The decks of Atlanta's al fresco dining spots were overflowing this weekend as the first signs of spring sprang upon the city. That means plenty of opportunities for quaffing seasonal beer offerings while soaking up rays. Early spring is traditionally the time for German bocks; lagers brewed with a bit more malt than a standard pilsner and packing some extra alcoholic punch. In this month's special two-part Style Sheet, I'll explore the history of the style and its variations and highlight some of the best examples of each. This week features the classic bock and its lighter version, the maibock.
The name bock probably comes from the German word for "goat," a traditional symbol of strength and virility, as well as the zodiac sign of Capricorn, which coincides with the time these spring beers are brewed. Bocks are closely associated with the German town of Einbeck, where monks brewed a strong drink to sustain them through the Lenten fast. The common misconception that bock beer was produced from the "dregs" of the brew kettle is completely erroneous and makes no sense in terms of brewing methods.
Perhaps because of its questionable origins and the gradual shunning of dark beers by Americans, traditional German-made bocks are not extensively distributed in the United States, and only a few domestic breweries produce bock-style beers. The two varieties most familiar to Americans are probably Michelob Amber Bock from Anheuser-Busch, and Shiner Bock from Spoetzl Brewery in Texas. However, both of these beers would better be classified as American dark lagers than bocks. Both fall below the standard guidelines for the style in terms of alcohol content, which typically falls in the range of 6.3 percent to 7.2 percent, and are thinner and more carbonated than a traditional German bock as a result of the use of nonmalt adjuncts.
Closer to the traditional style is Samuel Adams Winter Lager, which can still be found around Atlanta. Toasted and caramel malt flavors dominate, but its spicy, herbal hop character distinguishes it from a standard bock. As far as authentic, imported German bocks, best to go to the source: Einbecker Ur-Bock is made in the town of Einbeck and is one of the few German bocks available in the United States.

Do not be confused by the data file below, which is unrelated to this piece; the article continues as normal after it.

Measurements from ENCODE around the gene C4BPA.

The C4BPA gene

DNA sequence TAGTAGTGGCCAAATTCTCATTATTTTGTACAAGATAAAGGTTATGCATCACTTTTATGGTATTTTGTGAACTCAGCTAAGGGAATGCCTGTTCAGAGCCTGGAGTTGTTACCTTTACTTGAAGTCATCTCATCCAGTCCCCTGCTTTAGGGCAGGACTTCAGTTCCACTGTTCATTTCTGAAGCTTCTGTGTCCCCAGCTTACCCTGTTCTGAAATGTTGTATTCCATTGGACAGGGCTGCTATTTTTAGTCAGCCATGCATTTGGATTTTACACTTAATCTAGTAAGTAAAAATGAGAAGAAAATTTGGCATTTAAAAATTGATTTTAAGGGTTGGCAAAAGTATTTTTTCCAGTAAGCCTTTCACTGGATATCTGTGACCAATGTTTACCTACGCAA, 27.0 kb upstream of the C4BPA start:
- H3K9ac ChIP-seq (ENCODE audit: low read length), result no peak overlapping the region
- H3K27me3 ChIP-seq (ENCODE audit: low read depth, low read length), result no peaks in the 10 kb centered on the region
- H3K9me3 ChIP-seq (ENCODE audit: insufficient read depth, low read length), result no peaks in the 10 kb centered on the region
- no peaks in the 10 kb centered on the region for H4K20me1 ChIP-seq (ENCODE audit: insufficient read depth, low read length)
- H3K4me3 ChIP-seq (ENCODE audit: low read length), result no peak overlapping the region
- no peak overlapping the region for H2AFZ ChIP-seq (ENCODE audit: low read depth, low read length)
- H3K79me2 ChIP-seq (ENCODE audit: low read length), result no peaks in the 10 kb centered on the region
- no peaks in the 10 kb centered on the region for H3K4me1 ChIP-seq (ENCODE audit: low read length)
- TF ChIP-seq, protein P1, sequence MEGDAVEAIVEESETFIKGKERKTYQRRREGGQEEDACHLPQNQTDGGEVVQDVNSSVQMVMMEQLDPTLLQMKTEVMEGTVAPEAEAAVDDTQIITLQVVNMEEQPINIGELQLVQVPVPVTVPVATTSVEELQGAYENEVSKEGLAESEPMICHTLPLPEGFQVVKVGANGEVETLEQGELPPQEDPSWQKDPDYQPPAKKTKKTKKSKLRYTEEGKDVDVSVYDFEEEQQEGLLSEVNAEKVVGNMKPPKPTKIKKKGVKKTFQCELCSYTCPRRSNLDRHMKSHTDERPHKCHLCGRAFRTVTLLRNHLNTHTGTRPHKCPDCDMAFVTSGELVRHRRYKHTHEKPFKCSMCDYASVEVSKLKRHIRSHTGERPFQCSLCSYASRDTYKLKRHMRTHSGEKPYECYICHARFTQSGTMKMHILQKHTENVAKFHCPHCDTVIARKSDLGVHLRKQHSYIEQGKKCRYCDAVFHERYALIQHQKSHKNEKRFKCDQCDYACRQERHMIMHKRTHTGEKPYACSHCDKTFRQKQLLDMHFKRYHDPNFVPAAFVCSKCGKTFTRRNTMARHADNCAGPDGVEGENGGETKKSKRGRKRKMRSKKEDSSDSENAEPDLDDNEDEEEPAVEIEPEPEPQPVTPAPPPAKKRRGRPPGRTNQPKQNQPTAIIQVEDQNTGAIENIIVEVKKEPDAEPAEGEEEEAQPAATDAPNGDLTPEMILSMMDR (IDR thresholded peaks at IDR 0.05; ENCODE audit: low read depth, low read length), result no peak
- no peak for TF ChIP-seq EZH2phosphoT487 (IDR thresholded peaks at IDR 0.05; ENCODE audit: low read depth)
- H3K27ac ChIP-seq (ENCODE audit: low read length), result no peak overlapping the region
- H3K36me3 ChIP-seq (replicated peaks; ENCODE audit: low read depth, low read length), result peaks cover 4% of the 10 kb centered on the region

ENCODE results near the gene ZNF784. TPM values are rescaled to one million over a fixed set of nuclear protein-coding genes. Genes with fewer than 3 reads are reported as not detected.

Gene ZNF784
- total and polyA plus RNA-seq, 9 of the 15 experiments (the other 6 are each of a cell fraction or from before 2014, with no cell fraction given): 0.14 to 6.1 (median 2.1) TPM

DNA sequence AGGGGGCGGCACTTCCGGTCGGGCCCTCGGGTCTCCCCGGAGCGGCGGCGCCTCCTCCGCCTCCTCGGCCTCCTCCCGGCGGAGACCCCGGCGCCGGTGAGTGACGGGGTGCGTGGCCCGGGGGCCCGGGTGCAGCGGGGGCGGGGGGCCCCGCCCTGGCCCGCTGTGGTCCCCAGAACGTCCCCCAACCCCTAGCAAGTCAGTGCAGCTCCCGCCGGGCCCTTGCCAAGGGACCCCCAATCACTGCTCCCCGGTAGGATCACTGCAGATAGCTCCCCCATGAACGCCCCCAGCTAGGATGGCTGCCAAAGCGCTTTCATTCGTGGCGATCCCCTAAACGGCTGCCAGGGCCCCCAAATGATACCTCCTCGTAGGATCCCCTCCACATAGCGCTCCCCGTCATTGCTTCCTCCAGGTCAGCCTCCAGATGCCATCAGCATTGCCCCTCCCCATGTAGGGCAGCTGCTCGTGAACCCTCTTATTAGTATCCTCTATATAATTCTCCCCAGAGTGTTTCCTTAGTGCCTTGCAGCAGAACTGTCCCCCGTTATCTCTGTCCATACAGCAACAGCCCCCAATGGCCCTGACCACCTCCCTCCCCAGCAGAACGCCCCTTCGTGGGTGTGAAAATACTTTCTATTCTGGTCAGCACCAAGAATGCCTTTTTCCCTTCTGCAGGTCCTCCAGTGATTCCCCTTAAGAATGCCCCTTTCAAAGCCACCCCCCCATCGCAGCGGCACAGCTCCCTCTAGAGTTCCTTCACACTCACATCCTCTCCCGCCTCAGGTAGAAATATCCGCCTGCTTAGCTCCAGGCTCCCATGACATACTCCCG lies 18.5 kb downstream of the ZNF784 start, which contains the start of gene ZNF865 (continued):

Much more common in the United States is the helles or maibock style. This lighter, usually hoppier version of the style ("helles" means "bright" in German) was traditionally brewed for spring festivals typically in May ("mai" in German). Rogue Ales, one of Oregon's oldest craft brewers, makes Dead Guy Ale, a maibock-style beer that uses an ale yeast, giving it a fruity essence and a terrific drinkability. Atlanta Brewing Company has just released Red Brick Helles Bock, available only on tap at local bars and restaurants including Taco Mac. Much hoppier than Dead Guy, it has a grassy, floral hoppiness and a mild, toasted malt character. Like Dead Guy, it has an easy drinkability.
Flying Dog Brewery's Heller Hound is an excellent example of a maibock. Sweet, bready malts dominate the nose of this golden lager, with a bit of floral hops and yeast. The taste is of grainy, pale malts and peppery hops, with a mild hop bitterness. The medium-full body and modest carbonation leave a bit of sweet malt in the finish.
Abita Brewing Company's Bock is also in stores now. Released each year in time for Mardi Gras and the Lenten season that follows, Abita's maibock is a well-balanced offering with a pale, caramel malt base and a mild, earthy hop bitterness.
Einbecker Mai-Ur-Bock and Mahr's Bock-Bier are examples of German maibocks that are available in Georgia, and are worth seeking out. Einbecker is available in bottles at the Brick Store Pub.
Next week, I will feature the extreme versions of bock: dopplebocks, eisbocks and bock rauchbiers. Achtung!
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